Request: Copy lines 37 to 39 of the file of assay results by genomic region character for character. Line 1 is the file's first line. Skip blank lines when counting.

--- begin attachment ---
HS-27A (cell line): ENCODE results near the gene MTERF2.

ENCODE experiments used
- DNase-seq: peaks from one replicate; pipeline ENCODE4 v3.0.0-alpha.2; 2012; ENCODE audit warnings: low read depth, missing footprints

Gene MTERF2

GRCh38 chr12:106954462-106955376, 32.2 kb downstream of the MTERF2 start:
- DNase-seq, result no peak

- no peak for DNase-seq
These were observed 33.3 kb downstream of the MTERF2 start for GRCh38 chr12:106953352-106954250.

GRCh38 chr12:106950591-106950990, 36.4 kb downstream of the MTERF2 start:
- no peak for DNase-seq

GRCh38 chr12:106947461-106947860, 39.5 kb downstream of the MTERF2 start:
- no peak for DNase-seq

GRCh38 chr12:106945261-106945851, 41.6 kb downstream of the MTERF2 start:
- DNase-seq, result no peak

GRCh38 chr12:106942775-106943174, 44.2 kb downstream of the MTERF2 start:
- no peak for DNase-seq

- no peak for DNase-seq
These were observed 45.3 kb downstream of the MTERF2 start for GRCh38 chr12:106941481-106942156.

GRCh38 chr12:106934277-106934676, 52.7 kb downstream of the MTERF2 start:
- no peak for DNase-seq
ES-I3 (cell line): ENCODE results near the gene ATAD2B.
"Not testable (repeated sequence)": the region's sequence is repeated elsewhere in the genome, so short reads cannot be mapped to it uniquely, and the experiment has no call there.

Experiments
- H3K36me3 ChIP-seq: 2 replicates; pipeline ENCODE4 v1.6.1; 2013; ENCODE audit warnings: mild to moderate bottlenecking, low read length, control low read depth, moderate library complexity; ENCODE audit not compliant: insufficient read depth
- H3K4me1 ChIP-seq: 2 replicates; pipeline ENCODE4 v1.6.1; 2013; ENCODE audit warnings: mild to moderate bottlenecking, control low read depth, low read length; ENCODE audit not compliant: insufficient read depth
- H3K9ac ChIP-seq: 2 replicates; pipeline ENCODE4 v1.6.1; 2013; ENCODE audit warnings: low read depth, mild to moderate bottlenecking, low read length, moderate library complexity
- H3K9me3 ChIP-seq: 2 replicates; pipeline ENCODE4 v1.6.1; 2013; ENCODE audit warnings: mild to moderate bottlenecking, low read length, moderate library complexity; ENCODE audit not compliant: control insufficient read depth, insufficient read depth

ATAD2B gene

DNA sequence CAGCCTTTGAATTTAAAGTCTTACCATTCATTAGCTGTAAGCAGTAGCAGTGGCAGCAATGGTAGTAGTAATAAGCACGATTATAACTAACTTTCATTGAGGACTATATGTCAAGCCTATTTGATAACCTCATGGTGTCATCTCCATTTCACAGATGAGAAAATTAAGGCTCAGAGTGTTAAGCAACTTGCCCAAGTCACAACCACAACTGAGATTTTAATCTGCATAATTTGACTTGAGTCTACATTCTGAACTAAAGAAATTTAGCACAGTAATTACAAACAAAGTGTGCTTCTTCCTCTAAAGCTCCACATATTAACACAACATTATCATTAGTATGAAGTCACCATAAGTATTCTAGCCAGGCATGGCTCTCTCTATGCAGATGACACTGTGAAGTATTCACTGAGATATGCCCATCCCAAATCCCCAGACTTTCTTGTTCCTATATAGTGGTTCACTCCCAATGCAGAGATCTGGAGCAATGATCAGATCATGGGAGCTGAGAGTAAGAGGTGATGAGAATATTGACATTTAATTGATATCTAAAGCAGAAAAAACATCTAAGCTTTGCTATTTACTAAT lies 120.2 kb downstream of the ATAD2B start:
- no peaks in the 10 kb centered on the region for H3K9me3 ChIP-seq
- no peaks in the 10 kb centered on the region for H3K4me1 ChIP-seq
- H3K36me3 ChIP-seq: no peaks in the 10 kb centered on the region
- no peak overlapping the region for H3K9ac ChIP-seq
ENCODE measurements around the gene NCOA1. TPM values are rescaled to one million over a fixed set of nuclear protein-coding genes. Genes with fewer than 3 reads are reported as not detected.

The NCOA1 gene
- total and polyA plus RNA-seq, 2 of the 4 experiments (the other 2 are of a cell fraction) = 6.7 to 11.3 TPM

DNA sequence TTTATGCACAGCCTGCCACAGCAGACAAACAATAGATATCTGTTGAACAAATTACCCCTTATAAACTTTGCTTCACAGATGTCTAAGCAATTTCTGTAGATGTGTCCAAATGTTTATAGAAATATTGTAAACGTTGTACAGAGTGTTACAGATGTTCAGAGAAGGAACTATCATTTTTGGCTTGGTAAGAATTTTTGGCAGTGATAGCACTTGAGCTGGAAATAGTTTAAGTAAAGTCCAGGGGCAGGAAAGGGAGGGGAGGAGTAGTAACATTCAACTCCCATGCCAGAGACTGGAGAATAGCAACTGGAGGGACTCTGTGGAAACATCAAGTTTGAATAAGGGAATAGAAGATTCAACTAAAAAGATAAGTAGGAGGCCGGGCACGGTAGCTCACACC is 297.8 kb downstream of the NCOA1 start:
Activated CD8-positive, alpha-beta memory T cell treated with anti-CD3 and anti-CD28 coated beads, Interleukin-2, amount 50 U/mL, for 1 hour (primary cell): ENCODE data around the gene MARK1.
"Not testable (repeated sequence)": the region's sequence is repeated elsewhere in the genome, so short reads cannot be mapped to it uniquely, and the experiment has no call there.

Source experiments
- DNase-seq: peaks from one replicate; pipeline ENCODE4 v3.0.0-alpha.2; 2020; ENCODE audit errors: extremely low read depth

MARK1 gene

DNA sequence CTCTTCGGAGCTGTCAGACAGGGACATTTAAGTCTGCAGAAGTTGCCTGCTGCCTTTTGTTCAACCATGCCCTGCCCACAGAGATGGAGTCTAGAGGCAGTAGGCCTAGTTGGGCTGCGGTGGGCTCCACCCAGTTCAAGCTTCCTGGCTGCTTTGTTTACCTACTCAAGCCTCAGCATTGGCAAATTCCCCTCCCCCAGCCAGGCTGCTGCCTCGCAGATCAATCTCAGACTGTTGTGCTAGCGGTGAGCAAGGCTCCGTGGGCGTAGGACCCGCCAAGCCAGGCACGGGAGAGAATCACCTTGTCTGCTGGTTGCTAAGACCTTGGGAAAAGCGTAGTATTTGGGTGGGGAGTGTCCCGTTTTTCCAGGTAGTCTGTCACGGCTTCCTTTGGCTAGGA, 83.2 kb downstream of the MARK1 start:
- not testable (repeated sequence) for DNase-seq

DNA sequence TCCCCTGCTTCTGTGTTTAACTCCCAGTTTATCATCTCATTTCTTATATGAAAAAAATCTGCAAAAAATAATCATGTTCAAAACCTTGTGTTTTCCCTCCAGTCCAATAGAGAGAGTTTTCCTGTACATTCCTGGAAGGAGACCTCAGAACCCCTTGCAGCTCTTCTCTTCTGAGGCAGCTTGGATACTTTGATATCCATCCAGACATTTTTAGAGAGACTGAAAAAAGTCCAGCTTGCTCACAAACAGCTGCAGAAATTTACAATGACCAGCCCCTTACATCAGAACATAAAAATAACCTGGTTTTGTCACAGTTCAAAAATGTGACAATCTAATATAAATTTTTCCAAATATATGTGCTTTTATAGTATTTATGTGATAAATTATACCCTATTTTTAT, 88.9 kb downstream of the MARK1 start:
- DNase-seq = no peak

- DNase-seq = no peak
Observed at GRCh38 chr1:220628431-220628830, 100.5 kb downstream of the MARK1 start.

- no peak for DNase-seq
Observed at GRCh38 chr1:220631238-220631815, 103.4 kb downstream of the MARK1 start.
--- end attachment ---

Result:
DNA sequence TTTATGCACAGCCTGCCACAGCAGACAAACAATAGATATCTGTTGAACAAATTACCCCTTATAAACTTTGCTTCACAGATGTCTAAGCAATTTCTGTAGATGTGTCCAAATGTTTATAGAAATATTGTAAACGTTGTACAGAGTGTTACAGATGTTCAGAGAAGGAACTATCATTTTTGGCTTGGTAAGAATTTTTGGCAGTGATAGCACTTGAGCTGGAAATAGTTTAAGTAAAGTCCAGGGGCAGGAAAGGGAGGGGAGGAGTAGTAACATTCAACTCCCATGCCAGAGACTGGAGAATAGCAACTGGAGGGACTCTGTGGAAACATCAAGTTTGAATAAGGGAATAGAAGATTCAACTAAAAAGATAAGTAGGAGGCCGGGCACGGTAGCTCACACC is 297.8 kb downstream of the NCOA1 start:
Activated CD8-positive, alpha-beta memory T cell treated with anti-CD3 and anti-CD28 coated beads, Interleukin-2, amount 50 U/mL, for 1 hour (primary cell): ENCODE data around the gene MARK1.
"Not testable (repeated sequence)": the region's sequence is repeated elsewhere in the genome, so short reads cannot be mapped to it uniquely, and the experiment has no call there.